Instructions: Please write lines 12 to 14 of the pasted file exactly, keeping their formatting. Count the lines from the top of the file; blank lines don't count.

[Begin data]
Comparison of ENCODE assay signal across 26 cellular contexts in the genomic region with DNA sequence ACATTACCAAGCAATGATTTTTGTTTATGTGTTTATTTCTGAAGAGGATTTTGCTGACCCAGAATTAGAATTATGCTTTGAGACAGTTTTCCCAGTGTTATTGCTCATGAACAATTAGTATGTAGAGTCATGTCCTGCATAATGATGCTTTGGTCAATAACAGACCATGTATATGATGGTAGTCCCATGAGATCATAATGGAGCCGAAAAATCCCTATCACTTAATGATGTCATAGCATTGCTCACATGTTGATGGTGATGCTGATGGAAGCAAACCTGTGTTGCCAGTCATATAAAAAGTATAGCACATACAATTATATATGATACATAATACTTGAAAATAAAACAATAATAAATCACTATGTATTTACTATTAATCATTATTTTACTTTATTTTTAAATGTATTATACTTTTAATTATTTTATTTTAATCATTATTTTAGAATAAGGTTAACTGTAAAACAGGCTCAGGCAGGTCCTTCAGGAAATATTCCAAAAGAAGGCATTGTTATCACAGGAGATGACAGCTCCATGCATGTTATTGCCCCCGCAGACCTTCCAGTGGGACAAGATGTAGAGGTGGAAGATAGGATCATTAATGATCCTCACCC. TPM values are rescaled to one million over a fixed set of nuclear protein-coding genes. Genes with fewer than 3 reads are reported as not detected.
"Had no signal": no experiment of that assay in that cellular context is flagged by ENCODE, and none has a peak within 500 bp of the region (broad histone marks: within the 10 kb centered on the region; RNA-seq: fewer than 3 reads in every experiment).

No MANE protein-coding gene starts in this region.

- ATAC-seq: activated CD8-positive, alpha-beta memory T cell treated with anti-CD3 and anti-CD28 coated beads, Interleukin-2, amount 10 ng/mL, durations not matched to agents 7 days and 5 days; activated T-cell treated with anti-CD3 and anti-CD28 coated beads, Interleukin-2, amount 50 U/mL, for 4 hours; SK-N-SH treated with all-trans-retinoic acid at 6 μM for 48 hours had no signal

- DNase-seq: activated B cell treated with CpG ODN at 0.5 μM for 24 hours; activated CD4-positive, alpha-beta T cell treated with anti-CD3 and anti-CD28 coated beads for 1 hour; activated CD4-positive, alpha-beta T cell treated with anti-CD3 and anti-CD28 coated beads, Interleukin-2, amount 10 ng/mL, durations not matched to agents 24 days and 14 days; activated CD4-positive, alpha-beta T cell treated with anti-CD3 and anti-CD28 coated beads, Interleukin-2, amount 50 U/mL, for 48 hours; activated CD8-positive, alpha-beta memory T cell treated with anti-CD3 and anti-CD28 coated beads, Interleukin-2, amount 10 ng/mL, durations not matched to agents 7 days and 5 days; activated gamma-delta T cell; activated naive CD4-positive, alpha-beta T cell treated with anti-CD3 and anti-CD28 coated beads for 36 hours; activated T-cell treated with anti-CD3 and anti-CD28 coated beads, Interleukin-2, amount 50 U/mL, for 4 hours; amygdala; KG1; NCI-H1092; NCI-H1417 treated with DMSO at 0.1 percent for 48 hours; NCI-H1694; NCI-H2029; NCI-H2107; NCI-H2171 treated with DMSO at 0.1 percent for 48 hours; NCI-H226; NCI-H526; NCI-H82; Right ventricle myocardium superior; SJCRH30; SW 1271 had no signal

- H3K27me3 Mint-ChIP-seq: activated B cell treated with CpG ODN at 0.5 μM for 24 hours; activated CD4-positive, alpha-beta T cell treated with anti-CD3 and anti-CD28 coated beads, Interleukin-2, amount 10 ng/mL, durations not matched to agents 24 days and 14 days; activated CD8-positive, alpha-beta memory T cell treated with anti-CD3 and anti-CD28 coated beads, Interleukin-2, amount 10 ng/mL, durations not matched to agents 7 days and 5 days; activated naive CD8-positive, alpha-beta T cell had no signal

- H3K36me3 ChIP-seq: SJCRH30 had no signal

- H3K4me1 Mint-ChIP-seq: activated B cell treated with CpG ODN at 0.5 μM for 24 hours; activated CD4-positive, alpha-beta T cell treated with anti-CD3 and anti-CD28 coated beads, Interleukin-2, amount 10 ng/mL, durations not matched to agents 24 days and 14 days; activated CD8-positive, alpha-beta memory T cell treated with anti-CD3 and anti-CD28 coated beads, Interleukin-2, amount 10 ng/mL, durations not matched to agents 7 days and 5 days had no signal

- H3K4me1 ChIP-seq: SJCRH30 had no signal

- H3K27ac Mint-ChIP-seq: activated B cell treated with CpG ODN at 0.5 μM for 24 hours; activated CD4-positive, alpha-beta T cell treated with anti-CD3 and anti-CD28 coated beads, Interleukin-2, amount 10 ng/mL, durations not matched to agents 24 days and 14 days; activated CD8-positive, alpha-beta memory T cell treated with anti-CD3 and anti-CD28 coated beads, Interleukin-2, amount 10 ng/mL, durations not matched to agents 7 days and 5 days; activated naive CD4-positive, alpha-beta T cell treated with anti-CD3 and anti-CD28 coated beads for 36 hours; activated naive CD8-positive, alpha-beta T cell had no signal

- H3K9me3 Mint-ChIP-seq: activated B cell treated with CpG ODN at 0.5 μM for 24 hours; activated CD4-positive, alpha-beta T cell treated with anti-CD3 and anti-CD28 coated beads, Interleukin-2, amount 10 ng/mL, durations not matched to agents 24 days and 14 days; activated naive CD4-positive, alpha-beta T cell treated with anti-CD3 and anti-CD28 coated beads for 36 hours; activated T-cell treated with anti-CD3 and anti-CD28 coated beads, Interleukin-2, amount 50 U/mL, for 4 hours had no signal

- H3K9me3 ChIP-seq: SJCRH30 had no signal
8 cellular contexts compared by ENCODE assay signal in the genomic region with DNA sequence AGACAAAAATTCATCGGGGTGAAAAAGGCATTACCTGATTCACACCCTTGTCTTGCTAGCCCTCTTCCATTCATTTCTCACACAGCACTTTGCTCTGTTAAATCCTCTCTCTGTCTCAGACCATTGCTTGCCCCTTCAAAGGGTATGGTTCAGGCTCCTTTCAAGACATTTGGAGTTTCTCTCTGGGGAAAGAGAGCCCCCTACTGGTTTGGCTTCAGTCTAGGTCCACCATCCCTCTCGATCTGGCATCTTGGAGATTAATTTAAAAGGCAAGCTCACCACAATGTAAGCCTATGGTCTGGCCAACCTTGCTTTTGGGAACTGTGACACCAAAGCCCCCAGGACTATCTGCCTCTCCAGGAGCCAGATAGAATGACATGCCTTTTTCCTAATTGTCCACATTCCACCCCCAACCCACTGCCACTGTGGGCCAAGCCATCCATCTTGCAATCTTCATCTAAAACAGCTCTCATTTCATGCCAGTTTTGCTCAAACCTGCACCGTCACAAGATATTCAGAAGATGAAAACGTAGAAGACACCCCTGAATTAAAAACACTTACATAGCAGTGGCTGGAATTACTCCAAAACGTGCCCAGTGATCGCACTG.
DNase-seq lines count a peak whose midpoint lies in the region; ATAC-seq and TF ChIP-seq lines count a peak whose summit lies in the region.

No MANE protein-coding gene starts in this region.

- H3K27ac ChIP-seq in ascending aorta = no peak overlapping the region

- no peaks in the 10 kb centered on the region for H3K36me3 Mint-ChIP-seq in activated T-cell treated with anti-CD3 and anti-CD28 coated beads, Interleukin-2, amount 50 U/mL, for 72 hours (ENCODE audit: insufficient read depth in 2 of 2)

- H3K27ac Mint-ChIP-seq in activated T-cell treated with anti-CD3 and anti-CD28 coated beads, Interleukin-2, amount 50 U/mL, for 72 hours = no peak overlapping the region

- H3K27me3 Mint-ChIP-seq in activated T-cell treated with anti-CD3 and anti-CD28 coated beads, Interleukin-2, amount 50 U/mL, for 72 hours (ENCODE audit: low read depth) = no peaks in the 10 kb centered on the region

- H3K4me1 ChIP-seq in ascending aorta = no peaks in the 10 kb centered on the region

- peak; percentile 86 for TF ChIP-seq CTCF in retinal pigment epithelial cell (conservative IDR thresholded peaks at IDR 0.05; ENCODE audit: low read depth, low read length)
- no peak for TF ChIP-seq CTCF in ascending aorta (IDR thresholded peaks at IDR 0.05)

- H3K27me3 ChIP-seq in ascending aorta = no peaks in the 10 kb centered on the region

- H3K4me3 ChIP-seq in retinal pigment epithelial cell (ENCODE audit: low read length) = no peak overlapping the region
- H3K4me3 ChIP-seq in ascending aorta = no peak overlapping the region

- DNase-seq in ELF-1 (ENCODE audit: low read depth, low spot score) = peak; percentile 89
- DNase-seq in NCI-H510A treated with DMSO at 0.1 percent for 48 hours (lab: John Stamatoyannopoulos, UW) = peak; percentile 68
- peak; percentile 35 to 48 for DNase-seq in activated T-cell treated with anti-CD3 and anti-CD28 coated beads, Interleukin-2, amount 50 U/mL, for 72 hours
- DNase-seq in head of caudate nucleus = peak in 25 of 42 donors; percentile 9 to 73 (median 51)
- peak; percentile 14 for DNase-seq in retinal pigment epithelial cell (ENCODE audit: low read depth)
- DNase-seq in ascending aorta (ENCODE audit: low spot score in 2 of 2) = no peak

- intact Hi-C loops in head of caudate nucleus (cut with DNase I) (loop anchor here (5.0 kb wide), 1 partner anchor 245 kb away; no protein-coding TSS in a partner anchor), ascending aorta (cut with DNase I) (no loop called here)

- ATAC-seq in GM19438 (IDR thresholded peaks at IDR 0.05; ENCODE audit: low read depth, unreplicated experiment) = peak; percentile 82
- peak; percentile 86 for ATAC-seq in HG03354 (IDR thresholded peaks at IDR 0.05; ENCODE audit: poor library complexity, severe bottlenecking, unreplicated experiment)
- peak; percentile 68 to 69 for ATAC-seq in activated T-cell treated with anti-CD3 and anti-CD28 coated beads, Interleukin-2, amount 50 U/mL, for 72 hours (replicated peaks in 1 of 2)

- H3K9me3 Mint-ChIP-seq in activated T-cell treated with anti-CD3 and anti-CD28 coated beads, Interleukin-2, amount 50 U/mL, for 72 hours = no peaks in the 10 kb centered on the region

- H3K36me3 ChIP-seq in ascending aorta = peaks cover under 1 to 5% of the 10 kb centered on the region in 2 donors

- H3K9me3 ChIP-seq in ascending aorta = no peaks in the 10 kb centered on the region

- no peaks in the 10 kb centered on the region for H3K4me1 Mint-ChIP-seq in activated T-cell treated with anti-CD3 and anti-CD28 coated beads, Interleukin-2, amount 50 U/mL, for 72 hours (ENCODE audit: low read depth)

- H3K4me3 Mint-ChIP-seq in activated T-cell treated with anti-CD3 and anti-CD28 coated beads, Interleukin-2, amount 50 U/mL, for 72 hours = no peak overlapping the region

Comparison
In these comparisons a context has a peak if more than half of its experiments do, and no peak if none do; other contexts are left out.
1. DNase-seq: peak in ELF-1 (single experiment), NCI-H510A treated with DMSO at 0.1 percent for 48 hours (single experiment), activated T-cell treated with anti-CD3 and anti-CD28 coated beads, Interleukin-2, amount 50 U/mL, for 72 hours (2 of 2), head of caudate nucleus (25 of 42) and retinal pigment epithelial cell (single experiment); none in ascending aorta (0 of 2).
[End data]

- H3K9me3 ChIP-seq: SJCRH30 had no signal
8 cellular contexts compared by ENCODE assay signal in the genomic region with DNA sequence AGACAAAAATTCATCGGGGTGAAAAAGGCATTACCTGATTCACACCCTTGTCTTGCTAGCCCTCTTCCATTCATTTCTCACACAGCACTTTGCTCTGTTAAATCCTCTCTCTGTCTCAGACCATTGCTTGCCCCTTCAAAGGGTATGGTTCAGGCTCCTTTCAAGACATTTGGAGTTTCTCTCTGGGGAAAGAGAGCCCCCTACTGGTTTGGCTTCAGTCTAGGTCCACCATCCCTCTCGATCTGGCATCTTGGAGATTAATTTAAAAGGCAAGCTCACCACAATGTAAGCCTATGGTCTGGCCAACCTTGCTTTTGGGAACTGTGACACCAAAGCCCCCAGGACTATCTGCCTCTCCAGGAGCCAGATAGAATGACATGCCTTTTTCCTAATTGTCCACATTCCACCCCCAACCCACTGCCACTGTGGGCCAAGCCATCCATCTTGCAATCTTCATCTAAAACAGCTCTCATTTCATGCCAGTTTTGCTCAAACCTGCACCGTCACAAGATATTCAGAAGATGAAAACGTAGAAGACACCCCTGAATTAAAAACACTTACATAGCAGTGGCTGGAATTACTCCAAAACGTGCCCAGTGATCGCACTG.
DNase-seq lines count a peak whose midpoint lies in the region; ATAC-seq and TF ChIP-seq lines count a peak whose summit lies in the region.